Medidata Blog

If They Cooperate, They Will Cure

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My father suffers from a blood disease that has no cure. This disease is  Polycythemia Vera and is a disorder in which your bone marrow makes too many red blood cells. This causes the blood to thicken to the point where regular visits to the phlebotomist are necessary to drain your blood. Failure to do so could result in clots or even strokes.  Side effects of current treatment options include leukemia. There is no upside here.  While this is an unfortunate state of affairs for my family, I take comfort in the fact that I work in an industry where I am surrounded by some of the best research minds in the world, many of whom are working on diseases like the one my father has. The people I meet on the road come from all kinds of backgrounds and professions, like the VP of clinical research at a pharmaceutical company working towards their next drug approval, or the head of bioinformatics for one of the NCI Clinical Trial Cooperative Groups. These cooperative groups work on multicenter trials not for commercial purposes but to directly benefit the citizens of the United States and ultimately the world by pushing forward scientific questions that fall outside the purview of commercial interests. This community of research organizations sits in what is classified as academic, not-for-profit and the government sector. From single site investigator-initiated studies to the new National Clinical Trials Network, this community thrives on cooperation, collaboration and a common goal to advance research. The CBI 3rd Annual Collaboration with Cooperative Groups conference in Philadelphia this week is dedicated to this very topic. The sessions are focused on improving the collaboration of the commercial drug industry (Big Pharma) with the cooperative groups (Academic Research Organizations.) The goal is to create a new National Clinical Trials Network for cancer research. The cooperative groups have standardized on Medidata Rave as their new technology platform for electronic data capture (EDC) and clinical data management (CDM). Approximately 14,000 investigators across 3,100 research sites in the United States will all use the same system to capture and manage their clinical data and be self-sufficient to configure the system themselves for their needs, in accordance with industry and group standards. I think trends set by industry-sponsored commercial clinical trials and the collaborative nature of the cooperative groups have already had positive effects on each other and have set a good example for other players with respect to technology:

  1. Secure, single access to data, everywhere. In the past, the cooperative groups maintained their own customized clinical data management system (CDMS) individually, inside their own firewalls. The commercial industry realized that collecting data on paper and hosting the applications internally was not a scalable future, and thus  moved away from these inefficient practices. The solution was a centralized package hosted in the cloud that utilized a a Software as a Service (SaaS) model for continuous improvement. A common data management platform brings along new harmonized policies and procedures that help with FDA-related issues, provide a single source of truth for adverse event reporting and enable single sign-on user access to clinical trials in a community shared by the commercial industry. “I am now a member of the community. Now invite me to a study.”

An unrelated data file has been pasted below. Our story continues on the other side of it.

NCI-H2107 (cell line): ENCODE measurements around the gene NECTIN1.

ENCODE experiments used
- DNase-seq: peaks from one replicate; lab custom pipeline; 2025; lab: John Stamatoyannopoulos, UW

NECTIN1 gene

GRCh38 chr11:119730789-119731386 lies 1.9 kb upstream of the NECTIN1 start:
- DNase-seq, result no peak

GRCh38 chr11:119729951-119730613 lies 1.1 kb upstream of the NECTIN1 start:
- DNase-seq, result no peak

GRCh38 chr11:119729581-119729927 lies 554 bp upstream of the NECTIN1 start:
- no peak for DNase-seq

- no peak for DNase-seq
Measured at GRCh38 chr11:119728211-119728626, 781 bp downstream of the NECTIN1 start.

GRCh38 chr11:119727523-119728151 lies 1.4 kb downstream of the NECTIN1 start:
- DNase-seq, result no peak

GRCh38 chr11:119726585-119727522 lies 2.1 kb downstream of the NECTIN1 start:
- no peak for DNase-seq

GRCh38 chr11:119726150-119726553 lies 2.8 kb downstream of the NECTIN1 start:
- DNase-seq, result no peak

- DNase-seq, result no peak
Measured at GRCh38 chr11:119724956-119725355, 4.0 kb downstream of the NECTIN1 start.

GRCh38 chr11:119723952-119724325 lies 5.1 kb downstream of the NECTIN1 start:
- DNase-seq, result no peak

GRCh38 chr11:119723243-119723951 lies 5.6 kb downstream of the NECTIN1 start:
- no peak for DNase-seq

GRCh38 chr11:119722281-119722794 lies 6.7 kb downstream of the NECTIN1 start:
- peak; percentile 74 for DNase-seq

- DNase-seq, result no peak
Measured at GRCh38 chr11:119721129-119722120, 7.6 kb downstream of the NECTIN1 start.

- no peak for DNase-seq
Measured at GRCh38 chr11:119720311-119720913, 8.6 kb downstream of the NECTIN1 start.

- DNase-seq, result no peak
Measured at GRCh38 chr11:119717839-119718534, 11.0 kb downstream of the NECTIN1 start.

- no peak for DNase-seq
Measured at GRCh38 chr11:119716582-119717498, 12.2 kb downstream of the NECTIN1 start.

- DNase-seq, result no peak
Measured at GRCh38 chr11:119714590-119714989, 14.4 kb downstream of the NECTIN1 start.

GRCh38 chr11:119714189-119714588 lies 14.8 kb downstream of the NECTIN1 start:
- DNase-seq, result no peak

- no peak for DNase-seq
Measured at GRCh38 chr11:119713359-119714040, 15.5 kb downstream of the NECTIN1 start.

2. Share your work to improve productivity. The groups will share their global libraries of standard forms, edit checks, data dictionaries and reports to help everyone avoid "reinventing the wheel" whenever possible. Why isn’t this more common? One example that springs to mind from the commercial sector is Eli Lilly and their public CDISC ODM library of forms.  Are there other examples of life sciences companies sharing their work from EDC to help the industry be more efficient?  Leave a comment below!

The goal here is to optimize patient accruals across research and increase efficiencies across the entire network to conduct trials faster, with world-class data quality. Eventually, the outcomes of these research studies can be made available to the commercial industry to support the licensing of their products while leveraging the same clinical research platform that a significant portion of the commercial drug development world is utilizing. So where does this hit home? Right before Christmas 2011, I met with a top researcher inside the NIH in Bethesda, MD, who would be considered one of the top experts in blood diseases in the country. He told me that my father’s disease was one of those under-researched diseases and that no major companies were investing any real money behind advancement of new treatments. However, government funded research grants are handed out to those who have a vested interest themselves—in this case, the resident experts on Polycythemia Vera reside at the Mayo Clinic and Johns Hopkins University. Both are academic research institutes, collaborating together and sharing research data using the latest technology to help find a cure—one Dad at a time. Guest blogger Joe Dustin is a senior business consultant at Medidata Solutions. You can reach Joe by email or follow him on Twitter @eClinical.  

Jacob Angevine